Agricultural development during early industrialization in a low-wage economy: Saxony, c. 1790-1830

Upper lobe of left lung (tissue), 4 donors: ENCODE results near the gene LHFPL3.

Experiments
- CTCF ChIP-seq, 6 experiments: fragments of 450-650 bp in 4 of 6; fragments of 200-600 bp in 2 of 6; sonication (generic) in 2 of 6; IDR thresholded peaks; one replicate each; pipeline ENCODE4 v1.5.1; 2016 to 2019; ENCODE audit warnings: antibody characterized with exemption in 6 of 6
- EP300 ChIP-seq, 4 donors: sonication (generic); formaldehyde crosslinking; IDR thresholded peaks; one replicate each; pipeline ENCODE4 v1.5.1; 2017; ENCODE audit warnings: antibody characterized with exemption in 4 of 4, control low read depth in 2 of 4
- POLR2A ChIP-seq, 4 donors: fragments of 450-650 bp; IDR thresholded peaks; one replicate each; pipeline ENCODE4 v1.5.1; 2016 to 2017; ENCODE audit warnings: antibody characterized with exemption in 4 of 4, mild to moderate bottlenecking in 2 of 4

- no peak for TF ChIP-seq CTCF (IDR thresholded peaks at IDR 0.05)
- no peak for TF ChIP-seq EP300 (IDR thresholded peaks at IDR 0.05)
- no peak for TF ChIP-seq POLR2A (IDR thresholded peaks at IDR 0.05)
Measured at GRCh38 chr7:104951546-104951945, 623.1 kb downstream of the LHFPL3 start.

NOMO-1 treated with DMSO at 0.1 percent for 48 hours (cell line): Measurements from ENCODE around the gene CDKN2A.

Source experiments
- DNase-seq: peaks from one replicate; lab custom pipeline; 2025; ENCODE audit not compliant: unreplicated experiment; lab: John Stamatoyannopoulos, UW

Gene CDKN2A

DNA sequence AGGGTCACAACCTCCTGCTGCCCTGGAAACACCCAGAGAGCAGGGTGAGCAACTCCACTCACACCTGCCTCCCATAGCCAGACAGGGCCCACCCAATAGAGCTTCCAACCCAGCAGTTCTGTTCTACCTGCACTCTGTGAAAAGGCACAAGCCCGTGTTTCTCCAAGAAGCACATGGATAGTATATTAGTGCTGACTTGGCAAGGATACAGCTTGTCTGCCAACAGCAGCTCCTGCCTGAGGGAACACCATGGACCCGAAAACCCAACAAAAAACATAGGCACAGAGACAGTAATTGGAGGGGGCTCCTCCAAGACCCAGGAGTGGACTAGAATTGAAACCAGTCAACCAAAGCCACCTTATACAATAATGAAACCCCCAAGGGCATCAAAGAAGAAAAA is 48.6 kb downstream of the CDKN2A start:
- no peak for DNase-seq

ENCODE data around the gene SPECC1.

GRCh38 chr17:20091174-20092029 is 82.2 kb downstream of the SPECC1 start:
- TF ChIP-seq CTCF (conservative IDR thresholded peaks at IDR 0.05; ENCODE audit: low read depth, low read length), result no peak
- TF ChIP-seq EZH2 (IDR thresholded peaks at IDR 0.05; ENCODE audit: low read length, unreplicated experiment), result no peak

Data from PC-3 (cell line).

The characteristics of regional paths of industrialization had a deep impact on agricultural development during early industrialization in Germany. From 1840 rising incomes in the course of a “high wage-low energy cost” industrialization based on coal and steel and a rapid urbanization triggered a demand driven agricultural revolution in Northwest Germany. In contrast, Saxony’s early industrialization c. 1800-1860 followed a “low wage-high energy cost” trajectory based on textile production and slow urbanization. The low level and slow growth of income meant that up to 1830 the adaptation of agricultural innovations neither followed demand impulses transmitted through markets, nor did they facilitate inter-regional specialization according to comparative advantage. Rather, regional agriculture ac-commodated to population growth by expanding the cultivation of subsistence crops, mainly potatoes, probably at the detriment of animal husbandry. Whereas the increase of sown area indicates an intensification of land use yield ratios remained at best stable between the early 1790s and the late 1820s. Hence, local supply could barely cope with population growth, and since grain market integration did not evolve over time imports did not com-pensate for the shortcomings of domestic production. Our evidence of a deteriorating food standard goes a long way toward explaining the decline of the biological standard of living during Saxony’s early industrialization.
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